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Backpropogation - 3 years in Singapore

09 Oct 2021 . category: report . Comments
#singapore #startup #journal #learnings

9th Oct 2021: Typing this flying somewhere over South India in SQ494, as i bid goodbye to Singapore after 3 years. i’ll be meeting Gyani in Dubai in about three hours, i haven’t seen this guy since our SriLanka trip and i’m excited. Flying sometimes gives me mortality chills, but i try to distract myself.

i haven’t really taken time off since the beginning of 2020, and i’d be lying if i said that i didn’t long for a break. This blog is supposed to be an exercise in backpropogation for myself - to document my state of mind before the short-term memory takes over. i’ll be pouring my heart here and will try to be as authentic as possible, talking about how i spent my time and what i learnt on my short stint in the city island.

Before i proceed further on my self-critical narrative, i want to mention my gratitude towards Lady Luck and everyone with whom i’ve interacted with in the last few years. i’ve tried coming to grips with the concept of ‘no free will’, and it makes me realize how fortunate i am to be in the situation i am in.


Few general updates, to set some context:

  • I am moving back to Bengaluru to build Houseware along with fellow Bitsian, Divyansh.
  • We had to take the hard call of shutting down Radicali, the startup i was building in Singapore.

This blog has been in my head for the past month or so, and i noticed that the memory retrieval algorithm in my brain does not work correctly. Memories from times of flux in my life are much more vivid than memories of what i did in a set routine. i feel that uncertainty and certainty are both important to move forward, but memories are biased towards times of change.

i would have added images on this blog, but checking my Google Photos would send me into a different rabbit-hole that i dont have time for right now. That’s a blog for another time!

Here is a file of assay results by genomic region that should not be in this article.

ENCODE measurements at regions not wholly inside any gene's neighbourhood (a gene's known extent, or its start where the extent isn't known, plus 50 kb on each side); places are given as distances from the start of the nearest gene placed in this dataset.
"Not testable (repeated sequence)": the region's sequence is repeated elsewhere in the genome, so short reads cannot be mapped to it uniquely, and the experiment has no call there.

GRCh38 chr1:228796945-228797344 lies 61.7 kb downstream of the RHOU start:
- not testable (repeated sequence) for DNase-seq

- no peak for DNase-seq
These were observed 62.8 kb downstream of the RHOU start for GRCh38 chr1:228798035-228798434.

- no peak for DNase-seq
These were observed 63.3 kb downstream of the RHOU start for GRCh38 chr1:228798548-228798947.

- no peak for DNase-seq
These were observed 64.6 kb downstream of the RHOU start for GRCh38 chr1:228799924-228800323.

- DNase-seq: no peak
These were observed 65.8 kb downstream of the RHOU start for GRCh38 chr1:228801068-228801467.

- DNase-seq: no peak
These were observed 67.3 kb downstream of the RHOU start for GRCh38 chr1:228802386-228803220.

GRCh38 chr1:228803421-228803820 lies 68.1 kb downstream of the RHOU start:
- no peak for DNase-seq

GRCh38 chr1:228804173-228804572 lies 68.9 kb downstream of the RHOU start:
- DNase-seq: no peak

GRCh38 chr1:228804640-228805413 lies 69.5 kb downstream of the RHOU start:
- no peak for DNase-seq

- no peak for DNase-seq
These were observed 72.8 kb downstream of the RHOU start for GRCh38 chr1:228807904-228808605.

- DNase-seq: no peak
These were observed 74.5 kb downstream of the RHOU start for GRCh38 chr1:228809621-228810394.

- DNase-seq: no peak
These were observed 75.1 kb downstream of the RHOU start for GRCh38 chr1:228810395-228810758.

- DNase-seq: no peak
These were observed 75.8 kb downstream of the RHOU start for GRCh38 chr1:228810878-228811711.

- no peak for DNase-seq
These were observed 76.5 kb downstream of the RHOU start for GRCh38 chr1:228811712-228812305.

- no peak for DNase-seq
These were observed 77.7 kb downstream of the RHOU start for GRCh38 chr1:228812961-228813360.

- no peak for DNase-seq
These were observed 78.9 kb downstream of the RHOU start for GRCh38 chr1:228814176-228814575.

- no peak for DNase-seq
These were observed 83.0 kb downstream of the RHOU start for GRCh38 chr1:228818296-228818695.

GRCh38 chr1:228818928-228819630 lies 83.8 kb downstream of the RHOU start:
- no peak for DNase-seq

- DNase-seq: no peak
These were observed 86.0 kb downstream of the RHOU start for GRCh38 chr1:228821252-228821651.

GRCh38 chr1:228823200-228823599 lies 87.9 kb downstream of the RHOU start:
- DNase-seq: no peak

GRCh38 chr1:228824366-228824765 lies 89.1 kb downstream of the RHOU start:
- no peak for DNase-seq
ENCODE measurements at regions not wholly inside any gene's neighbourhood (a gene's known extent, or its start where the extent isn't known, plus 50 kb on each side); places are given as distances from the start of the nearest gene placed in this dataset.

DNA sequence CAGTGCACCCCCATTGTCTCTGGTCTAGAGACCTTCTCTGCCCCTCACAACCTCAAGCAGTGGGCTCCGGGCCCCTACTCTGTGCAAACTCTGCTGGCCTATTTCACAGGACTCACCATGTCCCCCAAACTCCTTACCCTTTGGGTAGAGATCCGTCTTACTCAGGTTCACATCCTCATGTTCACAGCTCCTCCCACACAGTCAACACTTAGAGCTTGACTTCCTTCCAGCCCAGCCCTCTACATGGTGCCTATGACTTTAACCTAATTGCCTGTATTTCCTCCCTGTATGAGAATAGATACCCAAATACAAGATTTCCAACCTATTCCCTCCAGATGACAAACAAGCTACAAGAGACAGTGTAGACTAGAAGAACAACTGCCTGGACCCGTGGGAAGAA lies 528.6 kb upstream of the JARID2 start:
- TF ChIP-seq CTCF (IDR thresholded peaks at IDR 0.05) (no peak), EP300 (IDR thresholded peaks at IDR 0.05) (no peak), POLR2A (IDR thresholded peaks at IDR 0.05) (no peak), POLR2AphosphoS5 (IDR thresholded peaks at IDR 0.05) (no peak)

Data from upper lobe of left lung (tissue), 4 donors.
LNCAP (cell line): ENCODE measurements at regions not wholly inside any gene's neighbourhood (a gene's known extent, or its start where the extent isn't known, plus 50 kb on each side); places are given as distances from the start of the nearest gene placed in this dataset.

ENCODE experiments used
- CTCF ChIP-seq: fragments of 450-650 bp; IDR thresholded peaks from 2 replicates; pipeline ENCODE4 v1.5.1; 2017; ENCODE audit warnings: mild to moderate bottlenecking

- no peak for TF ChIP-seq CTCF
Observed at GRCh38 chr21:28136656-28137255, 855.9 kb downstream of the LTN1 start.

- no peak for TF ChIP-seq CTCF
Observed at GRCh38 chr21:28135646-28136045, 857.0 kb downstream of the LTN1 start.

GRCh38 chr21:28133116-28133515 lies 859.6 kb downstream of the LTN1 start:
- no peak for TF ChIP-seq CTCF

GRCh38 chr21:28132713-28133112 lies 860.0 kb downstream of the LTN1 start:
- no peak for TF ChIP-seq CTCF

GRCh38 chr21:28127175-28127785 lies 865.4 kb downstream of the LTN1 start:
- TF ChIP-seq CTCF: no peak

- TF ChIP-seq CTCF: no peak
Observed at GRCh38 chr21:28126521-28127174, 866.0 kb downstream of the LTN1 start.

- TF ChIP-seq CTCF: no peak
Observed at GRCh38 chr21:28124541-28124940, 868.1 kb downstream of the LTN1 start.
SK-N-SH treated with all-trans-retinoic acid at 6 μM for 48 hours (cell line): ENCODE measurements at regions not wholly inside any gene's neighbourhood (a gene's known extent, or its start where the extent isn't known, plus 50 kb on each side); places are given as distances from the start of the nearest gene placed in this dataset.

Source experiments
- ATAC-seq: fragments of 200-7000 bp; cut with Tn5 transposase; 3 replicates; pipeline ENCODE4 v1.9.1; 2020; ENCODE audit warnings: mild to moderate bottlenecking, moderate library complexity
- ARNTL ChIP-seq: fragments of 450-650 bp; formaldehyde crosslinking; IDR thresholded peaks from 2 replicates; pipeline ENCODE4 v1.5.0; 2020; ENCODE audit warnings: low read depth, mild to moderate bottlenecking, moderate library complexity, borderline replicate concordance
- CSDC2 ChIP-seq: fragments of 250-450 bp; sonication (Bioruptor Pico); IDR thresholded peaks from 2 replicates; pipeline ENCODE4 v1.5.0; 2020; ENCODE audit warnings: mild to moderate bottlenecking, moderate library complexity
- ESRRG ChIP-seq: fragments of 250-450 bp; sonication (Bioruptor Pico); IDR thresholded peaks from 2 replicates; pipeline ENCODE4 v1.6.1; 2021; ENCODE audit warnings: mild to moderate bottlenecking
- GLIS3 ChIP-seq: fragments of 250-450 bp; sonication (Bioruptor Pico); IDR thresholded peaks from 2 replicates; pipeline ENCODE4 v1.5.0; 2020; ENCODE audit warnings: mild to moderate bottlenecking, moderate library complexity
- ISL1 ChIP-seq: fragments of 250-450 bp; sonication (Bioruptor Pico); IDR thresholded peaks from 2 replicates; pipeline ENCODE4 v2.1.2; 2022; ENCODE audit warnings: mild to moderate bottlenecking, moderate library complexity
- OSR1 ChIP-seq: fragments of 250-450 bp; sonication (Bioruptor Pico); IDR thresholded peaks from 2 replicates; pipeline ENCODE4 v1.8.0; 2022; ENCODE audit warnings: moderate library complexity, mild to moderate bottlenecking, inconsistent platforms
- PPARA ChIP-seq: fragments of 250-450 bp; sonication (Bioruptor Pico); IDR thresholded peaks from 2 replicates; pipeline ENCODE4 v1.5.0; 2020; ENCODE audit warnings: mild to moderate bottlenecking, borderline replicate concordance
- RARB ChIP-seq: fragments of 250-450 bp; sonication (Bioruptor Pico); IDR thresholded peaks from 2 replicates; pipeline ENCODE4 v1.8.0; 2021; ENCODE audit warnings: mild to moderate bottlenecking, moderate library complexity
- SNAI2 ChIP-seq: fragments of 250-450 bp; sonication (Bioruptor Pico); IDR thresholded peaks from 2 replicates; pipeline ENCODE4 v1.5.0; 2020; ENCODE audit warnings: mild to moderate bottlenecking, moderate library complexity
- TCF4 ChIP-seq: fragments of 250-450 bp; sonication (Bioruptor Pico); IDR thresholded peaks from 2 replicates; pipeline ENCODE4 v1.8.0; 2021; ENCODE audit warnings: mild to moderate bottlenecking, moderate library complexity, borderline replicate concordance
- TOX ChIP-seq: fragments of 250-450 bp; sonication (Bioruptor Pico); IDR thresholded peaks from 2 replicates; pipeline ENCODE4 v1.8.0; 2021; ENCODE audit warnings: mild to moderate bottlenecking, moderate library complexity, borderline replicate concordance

In August of ‘18, i had joined Entrepreneur First(EF) with the goal of finding a co-founder and start up. i did so, and managed to raise a strong seed round by June of ‘19. We started out in the space of regulatory change management, trying to sell to banks initially. We built out an initial version of the product, while hiring a developer team in Bangalore. i used to fly back and forth in the second half of ‘19 quite a bit, getting the team aligned with our long-term goals.

It was a an exciting phase for me, as it was my first time leading tech teams, doing product strategy and building the backend all at the same time. We kept iterating on the product, and shifted our go-to-market strategies in ‘20, as we started to see some initial signals of product-market-fit. It is so fulfilling to see your code running on a user’s browser and them deriving value out of it, that was what kept us going.

We built add-ons to our product to explore the possibilities of introducing a no-code toolkit for compliance workflows amongst other experiments. However, the market is the market is the market - and this is something i started to realize in ‘21. i believe we had a great team and a solid product, but we couldn’t crack the puzzle of PMF completely, eventually deciding to move on.

People talk about impostor syndrome as if it’s something that happens to them once in a while. For me, it was an everyday experience. Having to learn everything on the job while keeping the team motivated and most importantly, maintain my own belief in our vision - i guess, that’s why they say it’s hard being a founder. At the same time, there’s nothing like it.

A few things i learnt about myself were how poorly i prioritize my tasks, and don’t have the capacity to shuttle between long-term planning and short-term execution. This harmed me early in the journey, as i got sub-optimal results on both fronts - however, i’m proud of having improved on them now. Since the last year or so, i’ve lived my weekdays and weekends by the clock - making things much easier as i have to live life like a robot letting the calendar dictate my actions.


When i look back at my YouTube videos from Pilani and Bangalore, i see a different person looking into the camera. My mindset and attitude towards life has changed quite a bit, although at the core - i am still the same kid from college.

Now, i see adversities differently. i have read quite a bit of philosophy and history recently, and the stoic way of life suits my lifestyle the best. i tried to be as non-emotional about our wind-down as i was about our fundraise. Covid might have been a factor in this change in my mindset as well - i was shit-scared in Feb ‘20 listening to initial projections, but soon realized that life truly is a single-player game, somehow wrapped inside a no-free-will simulation.